Secondly, without further delay we must face a real reform and, above all, a profound process of democratization of the United Nations.

The situation is already untenable. Proof of it is the Security Council’s inability to prevent the war in Iraq first and then to even demand that the Government of Israel refrain from expelling or murdering the leader of the Palestinian people – that, in conformity with a decision of the Council itself over five decades ago, should have long had an independent State.

That the Government of the United States has used the right to veto on 26 occasions to protect the crimes of Israel is evidence that such unjust privilege must be abolished.

What is needed is a reform that returns to the roots of the foundation of the United Nations, that guarantees the effective respect for the Charter, that reestablishes the collective security mechanisms and the rule of International Law.

A reform that guarantees the ability of the United Nations to preserve peace, to lead the fight for general and complete disarmament, including nuclear disarmament – that many generations have looked forward to.

A reform that restores to the United Nations its prerogatives to fight for the socio-economic development and the basic rights – such as the right to life and food – of all the inhabitants on the planet. That is more than necessary now, when neoliberalism has loudly failed and a new opportunity arises to found a new system of international economic relations.

We need to recover the role of the United Nations and have all States, big and small, respect its Charter; but we do not need the reform to sink unnoticed in a bureaucratic process of adaptation of what is left of the United Nations to the interests and whims of a handful of rich and mighty countries.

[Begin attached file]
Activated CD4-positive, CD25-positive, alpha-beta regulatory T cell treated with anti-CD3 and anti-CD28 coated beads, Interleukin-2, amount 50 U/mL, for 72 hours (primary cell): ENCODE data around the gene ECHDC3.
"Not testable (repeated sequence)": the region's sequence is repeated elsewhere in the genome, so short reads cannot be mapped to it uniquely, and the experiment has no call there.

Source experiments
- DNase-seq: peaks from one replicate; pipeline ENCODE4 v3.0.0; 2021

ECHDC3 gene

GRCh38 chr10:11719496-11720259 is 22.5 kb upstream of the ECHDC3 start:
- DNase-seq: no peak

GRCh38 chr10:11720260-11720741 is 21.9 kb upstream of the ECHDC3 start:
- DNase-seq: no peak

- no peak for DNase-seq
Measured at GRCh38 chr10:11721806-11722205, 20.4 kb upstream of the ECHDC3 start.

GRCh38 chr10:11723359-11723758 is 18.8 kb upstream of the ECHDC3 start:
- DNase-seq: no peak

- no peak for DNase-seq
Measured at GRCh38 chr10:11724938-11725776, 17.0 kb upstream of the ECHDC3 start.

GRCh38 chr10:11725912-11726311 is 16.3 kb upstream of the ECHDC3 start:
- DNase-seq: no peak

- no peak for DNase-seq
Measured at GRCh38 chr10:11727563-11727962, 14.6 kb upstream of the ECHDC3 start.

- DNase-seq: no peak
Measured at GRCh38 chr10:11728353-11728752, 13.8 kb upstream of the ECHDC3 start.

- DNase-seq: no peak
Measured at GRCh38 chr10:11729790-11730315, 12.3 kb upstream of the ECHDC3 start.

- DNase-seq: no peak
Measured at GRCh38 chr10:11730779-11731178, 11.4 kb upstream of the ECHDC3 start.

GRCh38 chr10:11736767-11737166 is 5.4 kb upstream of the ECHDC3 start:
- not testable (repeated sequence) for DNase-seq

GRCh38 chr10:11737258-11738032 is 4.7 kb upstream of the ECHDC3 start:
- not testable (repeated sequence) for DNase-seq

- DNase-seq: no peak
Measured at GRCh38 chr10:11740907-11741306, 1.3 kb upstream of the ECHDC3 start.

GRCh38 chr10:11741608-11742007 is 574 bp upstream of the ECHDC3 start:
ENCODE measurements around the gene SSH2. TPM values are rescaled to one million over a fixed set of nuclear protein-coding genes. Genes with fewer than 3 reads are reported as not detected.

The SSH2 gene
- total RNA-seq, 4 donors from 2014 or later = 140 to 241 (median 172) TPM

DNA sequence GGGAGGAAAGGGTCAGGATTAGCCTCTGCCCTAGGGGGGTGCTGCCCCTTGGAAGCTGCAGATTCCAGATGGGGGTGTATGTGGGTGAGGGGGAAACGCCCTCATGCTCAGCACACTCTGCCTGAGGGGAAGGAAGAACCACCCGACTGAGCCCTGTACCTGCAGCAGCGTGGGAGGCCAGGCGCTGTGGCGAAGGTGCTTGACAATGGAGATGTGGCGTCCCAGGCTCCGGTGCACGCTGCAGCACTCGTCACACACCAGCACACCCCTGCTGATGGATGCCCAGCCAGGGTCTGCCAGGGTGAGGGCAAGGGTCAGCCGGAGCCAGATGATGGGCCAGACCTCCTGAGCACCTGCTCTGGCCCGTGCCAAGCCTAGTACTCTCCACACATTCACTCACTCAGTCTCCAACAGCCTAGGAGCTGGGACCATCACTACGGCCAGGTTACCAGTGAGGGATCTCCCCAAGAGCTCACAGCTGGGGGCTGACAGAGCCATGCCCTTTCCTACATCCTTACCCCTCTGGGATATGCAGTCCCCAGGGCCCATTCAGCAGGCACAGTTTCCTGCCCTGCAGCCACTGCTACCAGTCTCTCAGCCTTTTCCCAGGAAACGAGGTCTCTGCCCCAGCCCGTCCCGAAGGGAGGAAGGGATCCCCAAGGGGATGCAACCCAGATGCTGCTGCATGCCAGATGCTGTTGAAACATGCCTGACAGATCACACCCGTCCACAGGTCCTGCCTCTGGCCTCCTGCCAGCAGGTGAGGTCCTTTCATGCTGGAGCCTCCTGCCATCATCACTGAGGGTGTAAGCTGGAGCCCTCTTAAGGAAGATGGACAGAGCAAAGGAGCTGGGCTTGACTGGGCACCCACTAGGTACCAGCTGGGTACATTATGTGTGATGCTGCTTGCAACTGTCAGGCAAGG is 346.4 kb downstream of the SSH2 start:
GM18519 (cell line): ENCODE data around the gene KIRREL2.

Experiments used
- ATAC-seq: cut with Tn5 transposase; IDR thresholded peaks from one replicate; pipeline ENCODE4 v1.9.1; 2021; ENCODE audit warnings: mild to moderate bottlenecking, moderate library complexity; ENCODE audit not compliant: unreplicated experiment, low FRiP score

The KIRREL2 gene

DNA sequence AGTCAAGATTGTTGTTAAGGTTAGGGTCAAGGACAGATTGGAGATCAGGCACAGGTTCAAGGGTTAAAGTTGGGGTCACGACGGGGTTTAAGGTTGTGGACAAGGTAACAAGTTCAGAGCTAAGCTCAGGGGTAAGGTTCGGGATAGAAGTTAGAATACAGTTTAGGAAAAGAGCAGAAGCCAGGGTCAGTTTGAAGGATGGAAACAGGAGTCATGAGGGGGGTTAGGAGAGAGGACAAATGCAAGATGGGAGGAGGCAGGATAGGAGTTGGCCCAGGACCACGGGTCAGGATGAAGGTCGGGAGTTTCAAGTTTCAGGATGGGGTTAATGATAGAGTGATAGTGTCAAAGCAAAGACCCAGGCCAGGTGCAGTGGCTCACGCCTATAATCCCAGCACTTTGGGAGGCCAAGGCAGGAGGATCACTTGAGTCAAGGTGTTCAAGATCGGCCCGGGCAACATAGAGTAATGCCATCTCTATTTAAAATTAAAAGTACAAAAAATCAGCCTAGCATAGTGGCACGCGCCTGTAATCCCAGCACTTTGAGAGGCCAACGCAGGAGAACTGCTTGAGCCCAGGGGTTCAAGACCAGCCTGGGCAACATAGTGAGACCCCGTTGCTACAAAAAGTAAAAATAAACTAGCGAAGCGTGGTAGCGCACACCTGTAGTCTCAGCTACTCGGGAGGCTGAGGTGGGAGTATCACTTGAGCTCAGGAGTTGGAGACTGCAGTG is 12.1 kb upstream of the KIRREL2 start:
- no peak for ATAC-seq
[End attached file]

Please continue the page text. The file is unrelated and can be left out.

Finally, we need to return to the discussion of the serious economic and social problems currently affecting the world. We have to turn into a priority the battle for the right to development for nearly 5 billion people.

The Millennium Assembly committed us to working for very modest and insufficient goals. But everything is already forgotten and we did not even discuss that. This year, 17 million children under the age of 5 will die, not as victims of terrorism but as victims of undernourishment and preventable diseases.

Will there ever be any discussion in this hall, Excellencies, with realism and a spirit of solidarity, about how to halve by 2015 – according to the Millennium Declaration – the number of people suffering from abject poverty – currently over 1.2 billion – and those starving, who are more than 800 million?

Will there be any discussion about the nearly 900 million illiterate adults?

Or will the Millennium Declaration also become dead letter, as have been the Kyoto Protocol and the decisions of ten Summits of Heads of State?

This year, developed countries will provide Third World nations with US$ 53 billion in Official Development Assistance. In return, the foreign debt interest charge will amount to US$ 350 billion. And at year’s end, our foreign debt will have increased.

Do creditors by any chance believe that this unjust situation will last forever?

Should we, as debtors, resign ourselves to being poor forever?

Is by any chance this picture of injustices and perils for most countries what the founders of the United Nations dreamed of? No. They also dreamed, like us, that a better world is possible.

These are the questions that, with all due respect, we would like some in this hall to respond to us.

I am not talking about Cuba – which, condemned to die for wanting to be free, has had to fight on its own, not only thinking about itself but also about all the peoples of the world.

Thank you very much.